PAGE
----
Clothes Shopping with the Kids

There are few things as intimidating for a father as clothes shopping with the kids.  Minding antsy children, assessing appropriateness and checking what fits can scare most guys.  That doesn’t even touch the fear about crippling your kid’s lifetime self-worth with a poor choice of fashion.  But there are some things to remember – and do – that can make it more manageable and less fearful.

Setting the Stage

Shopping for clothing doesn’t begin when you walk into the store.

  • Before you leave the house, know what you need to buy.  That means reviewing the clothing that they have so that you aren’t spending hard-earned money on yet another pair of jeans or hoodie.  That also means knowing where you want to shop and how much time you have to reasonably accomplish what you want.  If it’s too long, be prepared to go on multiple trips.
  • If the kids are older, set groundrules on what’s acceptable school clothing and what’s not acceptable.  If you’re not certain about a school’s policy, check the district website for their clothing standards and if necessary, take a copy in your hip pocket.  Then go over your own family’s standards.  In the PracticalDad family, that means no low-slung pants, no shirts with messages, no ripped clothing – no, if ripped jeans are cool, we’ll stop at Goodwill and I’ll slash them myself, thank you – and no skulls.  I can live with black jeans or a stylish black shirt, but goth is as much a mindset as a fashion.
  • Do the kids even need to come along at all?  Some families I’ve known with very small children practice "hit and run" shopping with the parents swooping in to buy what looks like it will fit, then returning the non-fits after trying things on at home.  There are two disadvantages to this:  first, a child who is sensitive to how things feel – I hate this collar, my shoes are too tight, I don’t like how these socks feel – should come along so that you can determine whether something is going to create problems.  Donating never-worn clothing to charity is a frustrating waste of money.  Second, you have to really maintain control of the receipts and know which stores provided which items.
  • Like Dirty Harry said, a man’s gotta know his limitations.  It’s one thing to go for the daily wear, but if you have a limited sense of fashion-sense, then let your mate worry about the high fashions.  If my eldest went with me, she’d be perpetually dressed in a habit and wimple.
  • Kids do better when they know their expectations, so go over behavior groundrules with them beforehand.  The first rule is that there’s no hide-and-seek at all.
  • Then make sure that they know the consequences of misbehavior.  Loss of promised rewards – if I don’t have a problem at Kmart, then we’ll stop at the toy section – is better than the hoopla and public angst of having to remove a favorite toy.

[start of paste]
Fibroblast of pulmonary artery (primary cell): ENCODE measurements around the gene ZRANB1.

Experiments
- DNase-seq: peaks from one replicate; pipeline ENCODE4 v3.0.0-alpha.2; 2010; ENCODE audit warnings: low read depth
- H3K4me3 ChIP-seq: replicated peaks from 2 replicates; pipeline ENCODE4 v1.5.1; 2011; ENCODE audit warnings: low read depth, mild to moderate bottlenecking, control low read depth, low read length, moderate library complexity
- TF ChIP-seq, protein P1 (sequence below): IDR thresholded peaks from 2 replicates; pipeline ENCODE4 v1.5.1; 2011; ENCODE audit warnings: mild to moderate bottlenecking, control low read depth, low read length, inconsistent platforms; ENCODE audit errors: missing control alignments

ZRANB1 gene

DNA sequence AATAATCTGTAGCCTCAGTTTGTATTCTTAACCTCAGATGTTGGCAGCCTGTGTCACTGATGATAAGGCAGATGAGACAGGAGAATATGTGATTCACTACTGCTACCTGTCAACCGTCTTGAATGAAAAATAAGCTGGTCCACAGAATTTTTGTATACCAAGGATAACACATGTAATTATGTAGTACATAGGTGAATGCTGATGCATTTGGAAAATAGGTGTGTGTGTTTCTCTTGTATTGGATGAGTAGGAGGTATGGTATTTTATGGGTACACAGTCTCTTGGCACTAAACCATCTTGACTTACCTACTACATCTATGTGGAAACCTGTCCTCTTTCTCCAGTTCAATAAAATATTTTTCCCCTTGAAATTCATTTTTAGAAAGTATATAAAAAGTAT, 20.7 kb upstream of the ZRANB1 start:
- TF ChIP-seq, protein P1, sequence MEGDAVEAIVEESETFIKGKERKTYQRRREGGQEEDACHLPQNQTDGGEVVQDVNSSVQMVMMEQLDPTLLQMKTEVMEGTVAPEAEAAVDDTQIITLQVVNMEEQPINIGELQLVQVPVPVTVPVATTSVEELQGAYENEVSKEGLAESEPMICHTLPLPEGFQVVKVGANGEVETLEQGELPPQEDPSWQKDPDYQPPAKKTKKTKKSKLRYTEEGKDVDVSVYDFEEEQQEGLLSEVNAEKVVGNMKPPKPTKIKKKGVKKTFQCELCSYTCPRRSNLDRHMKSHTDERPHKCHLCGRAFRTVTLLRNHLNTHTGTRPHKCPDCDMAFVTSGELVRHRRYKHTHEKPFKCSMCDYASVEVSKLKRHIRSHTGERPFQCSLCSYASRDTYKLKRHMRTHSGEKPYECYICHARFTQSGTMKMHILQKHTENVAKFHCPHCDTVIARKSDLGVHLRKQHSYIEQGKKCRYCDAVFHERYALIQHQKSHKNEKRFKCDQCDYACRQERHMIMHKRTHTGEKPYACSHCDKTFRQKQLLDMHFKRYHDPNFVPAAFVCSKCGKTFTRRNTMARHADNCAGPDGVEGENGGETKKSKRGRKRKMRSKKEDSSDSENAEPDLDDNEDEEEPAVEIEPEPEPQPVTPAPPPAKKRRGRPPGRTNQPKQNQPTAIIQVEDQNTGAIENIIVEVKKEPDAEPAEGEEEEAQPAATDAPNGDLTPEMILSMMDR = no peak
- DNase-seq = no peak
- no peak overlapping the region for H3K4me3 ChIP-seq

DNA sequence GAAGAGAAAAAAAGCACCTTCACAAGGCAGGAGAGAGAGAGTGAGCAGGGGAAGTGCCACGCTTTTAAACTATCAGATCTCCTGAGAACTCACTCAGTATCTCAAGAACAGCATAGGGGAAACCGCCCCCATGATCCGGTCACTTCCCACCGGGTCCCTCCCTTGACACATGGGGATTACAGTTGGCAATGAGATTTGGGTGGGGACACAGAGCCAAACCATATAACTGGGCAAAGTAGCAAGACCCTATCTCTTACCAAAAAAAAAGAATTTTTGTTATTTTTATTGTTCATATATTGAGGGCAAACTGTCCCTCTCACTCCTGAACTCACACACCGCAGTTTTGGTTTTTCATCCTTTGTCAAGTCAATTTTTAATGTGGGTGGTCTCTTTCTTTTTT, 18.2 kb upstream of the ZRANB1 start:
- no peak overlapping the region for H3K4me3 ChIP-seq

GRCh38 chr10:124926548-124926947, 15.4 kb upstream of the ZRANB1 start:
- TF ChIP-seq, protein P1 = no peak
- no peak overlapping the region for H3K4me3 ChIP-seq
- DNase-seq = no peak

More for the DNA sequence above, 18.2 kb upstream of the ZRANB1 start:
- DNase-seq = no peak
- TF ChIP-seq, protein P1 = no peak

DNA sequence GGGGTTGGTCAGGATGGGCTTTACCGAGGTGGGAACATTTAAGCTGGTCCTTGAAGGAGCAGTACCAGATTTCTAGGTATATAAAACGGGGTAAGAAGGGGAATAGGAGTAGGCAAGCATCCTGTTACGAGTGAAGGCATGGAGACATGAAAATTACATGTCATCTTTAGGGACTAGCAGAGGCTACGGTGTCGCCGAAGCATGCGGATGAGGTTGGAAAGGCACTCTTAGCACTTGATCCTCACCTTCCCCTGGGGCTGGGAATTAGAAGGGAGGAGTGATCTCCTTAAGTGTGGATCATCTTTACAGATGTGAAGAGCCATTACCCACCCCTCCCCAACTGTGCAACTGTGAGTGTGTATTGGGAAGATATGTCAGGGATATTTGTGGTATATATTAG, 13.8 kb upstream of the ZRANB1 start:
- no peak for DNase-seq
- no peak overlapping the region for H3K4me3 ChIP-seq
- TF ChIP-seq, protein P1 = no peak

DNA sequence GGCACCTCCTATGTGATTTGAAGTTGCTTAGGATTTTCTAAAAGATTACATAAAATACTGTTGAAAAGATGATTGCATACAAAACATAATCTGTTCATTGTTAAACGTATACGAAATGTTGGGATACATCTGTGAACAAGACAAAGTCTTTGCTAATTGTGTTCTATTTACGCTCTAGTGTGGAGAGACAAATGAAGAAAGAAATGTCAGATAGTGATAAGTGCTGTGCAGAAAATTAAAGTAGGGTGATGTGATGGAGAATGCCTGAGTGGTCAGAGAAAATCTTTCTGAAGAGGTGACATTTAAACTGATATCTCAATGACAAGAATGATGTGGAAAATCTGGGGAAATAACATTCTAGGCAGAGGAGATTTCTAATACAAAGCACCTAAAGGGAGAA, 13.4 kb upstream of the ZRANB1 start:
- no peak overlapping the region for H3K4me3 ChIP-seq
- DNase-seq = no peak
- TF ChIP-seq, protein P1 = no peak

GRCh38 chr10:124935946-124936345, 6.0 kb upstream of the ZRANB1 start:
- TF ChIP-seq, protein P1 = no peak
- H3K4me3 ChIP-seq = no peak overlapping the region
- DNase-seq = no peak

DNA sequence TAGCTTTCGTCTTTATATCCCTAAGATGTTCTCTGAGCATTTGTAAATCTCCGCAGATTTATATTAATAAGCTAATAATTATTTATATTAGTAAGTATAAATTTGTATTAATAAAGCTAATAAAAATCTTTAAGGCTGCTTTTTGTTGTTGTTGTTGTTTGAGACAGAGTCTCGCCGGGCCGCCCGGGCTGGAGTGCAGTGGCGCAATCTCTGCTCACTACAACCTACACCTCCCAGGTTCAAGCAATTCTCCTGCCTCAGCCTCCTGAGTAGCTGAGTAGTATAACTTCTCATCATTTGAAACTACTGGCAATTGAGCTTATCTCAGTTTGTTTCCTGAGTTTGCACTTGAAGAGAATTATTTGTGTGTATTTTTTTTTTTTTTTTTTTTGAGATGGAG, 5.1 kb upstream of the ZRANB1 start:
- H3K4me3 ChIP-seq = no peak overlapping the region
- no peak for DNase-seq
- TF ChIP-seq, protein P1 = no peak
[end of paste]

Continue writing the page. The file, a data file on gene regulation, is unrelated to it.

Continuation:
• Let the kids choose favorite toys or books to take along so that they can be occupied while there.

At the Store

  • If you have multiple children, consider the age-order in which you shop.  Smaller children have a shorter attention-span – and fuse – and won’t last as long as older kids.  Additionally, the older kids can even chip in with finding clothing.  Understand that you’re going to be interrupted and feel like a pinball but this is just another of the ways that you’re teaching the kids.  I’m now finding that the older ones can point out what’s unacceptable in school culture; and if it fits within the school and family parameters, then why not let the kids be fashionable?  By the time that kids are in middle elementary school, even the boys are starting to pay attention to what’s in.  Please Dad, can I get some boxers?  I hate the tighty-whities!
  • When you’ve finished shopping for the younger ones, they can read or play with their toys while you attend to the older kids.
  • Find a spot in which you can keep an eye on the kids while you attend to the clothing.  They’ll simply have to move with you to an extent as you can’t afford to let them to wander.  A missing child is absolutely terrifying, trust me. 
  • Follow through on the pre-set guidelines about behavior and consequences.  Warnings and reminders about consequences can help keep kids in line, if they believe that you will follow through.
  • If the kids are old enough to follow and remember, take the opportunity to teach them about clothing and determining what fits.  What are pleats?  How do you tell if a pair of pants fit?  How do you find what shoebox goes with the cool sneakers on display?
  • Intersperse the shopping with treats.  Many large malls have play areas and a trip there during the shopping is a decent break for the kids and the parents, even if you have to monitor the behavior of the other kids there.
  • Don’t be afraid to cut the expedition short.  It’s better to have to come back than create a dread of something that just has to happen.
  • Take the opportunity to have a quick economics lesson at the checkout.  A credit card doesn’t mean that we don’t pay.  See how much we were able to save by doing this? 

Then yes, take some of the savings and get them a treat.

And remember that you’re going to feel like a pinball, but it’s a manageable feeling.

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